1. They detract from the sufficiency and perfection of the Bible as the Church’s supreme rule of faith. This argument completely misses the point. Confessions are ‘subordinate’ standards cf. W.C.F.1.10. Confessions are only binding insofar as they are biblical; and are therefore open to revision and modification, and rejection.

      2. They limit and hinder the liberty of Church members. But it must surely be obvious that confessions do not seek to impose any extra burden on Church members that the Bible does not already impose. They no more restrict an individual’s liberty than the rails on a railway track restrict the liberty of the train running on it. Commenting on the Thirty Nine Articles, H.P. Liddon answers the claim that confessions restrict liberty: ‘To complain of a creed as an interference with liberty, is to imitate the savage who had to walk across London at night and who remarked that the lamp posts were an obstruction to traffic’.

      3. Confessions limit the progress and development of theology. This objection might have some truth in it if confessions were considered the last word in biblical interpretation, ‘sacred cows’ which must never be altered not interfaced with. James Bannerman wisely wrote Let any part of them (confessions) be proved from Scripture to be false, and we give it up; for we hold them only because, and insofar as, they are true. We invite every man to go beyond them if he can. We encourage and call upon every student of God’s Holy Word to press forward to fresh discoveries of truth, and to open up new views of the meaning of Scripture... Those who have studied their Bibles longest and most prayerfully are most convinced of that. Neither the antiquity, past usefulness, nor honoured status of any confession exempts it from its provisional place in the life of the Church.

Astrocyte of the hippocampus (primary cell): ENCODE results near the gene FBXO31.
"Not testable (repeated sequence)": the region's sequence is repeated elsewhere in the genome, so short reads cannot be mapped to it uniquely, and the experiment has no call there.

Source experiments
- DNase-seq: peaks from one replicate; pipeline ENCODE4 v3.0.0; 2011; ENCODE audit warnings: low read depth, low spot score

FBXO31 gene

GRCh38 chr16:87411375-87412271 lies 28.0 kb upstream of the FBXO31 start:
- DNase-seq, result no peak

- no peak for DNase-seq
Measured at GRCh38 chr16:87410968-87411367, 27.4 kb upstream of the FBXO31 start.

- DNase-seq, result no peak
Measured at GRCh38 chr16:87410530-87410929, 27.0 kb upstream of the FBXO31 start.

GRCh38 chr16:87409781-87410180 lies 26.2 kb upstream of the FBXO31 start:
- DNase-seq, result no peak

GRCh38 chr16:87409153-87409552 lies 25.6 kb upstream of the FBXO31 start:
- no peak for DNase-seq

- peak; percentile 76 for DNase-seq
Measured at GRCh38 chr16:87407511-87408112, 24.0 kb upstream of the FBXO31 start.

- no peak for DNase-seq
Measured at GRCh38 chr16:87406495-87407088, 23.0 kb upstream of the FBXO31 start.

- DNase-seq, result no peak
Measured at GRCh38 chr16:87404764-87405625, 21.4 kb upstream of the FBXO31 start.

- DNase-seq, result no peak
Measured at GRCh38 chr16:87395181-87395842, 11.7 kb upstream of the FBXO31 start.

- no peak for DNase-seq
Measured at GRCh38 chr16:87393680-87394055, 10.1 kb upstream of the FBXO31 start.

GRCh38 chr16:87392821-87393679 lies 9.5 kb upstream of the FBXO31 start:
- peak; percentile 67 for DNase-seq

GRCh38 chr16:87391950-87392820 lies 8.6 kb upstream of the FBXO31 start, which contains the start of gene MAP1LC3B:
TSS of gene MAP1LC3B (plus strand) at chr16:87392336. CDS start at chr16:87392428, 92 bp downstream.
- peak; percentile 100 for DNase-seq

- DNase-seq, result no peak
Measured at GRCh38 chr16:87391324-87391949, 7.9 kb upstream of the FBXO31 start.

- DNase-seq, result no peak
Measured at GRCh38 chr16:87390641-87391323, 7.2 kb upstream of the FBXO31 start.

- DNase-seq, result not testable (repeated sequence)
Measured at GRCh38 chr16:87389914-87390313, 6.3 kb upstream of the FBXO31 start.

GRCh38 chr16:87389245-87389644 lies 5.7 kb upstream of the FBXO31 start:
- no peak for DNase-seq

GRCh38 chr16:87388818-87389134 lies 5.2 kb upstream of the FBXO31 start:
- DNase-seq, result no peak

Having said that, we cannot escape the fact that confessionalism is considered by many to be a relic of a bygone era. In the Church of Scotland, e.g., commitment to the W.C.F., still the Church’s subordinate standard of faith, is to a purposefully undefined ‘substance of the faith’. Individuals are left to determine for themselves what this substance is. Confessionalism has been effectively replaced by subjectivism. This should not surprise us; whenever God’s truth is relativised the drift into subjectivism is inevitable.

      The confessionalism which prevails can be summed up in the phrase: ‘I believe (or more accurately, I will do) whatever the General Assembly is pleased to enact.’ The sine qua non of remaining a minister within the Church is no longer a commitment to the Church’s confession of faith, but a commitment to the Church’s canon law. The issue that most matters is not, ‘What do you believe?’, but ‘What will you practice?’

      In the late 1980's, the Church of Scotland discussed a Draft Statement of Faith, produced by the Panel on Doctrine at the instruction of the General Assembly. This Draft Statement was intended to affirm what the Church believes today, and to delineate its place within the one apostolic and catholic Church. While this Draft Statement contained some welcome affirmations, it was an example of the reductionist and ambivalent thinking that prevails within much of the Christian Church today (e.g. there is no mention of God’s sovereign power and purpose, the Fall, repentance, faith, the need for and nature of Christ’s death, the authority of Scripture, evangelism, hell, to name but a few remarkable omissions). The Panel admitted at the time that they had striven to produce a Statement of Faith that would appeal to all segments of the Church. The aim had not been faithfully to reflect the teaching and balance of Scripture, but to reflect the diversity of opinion within the Church.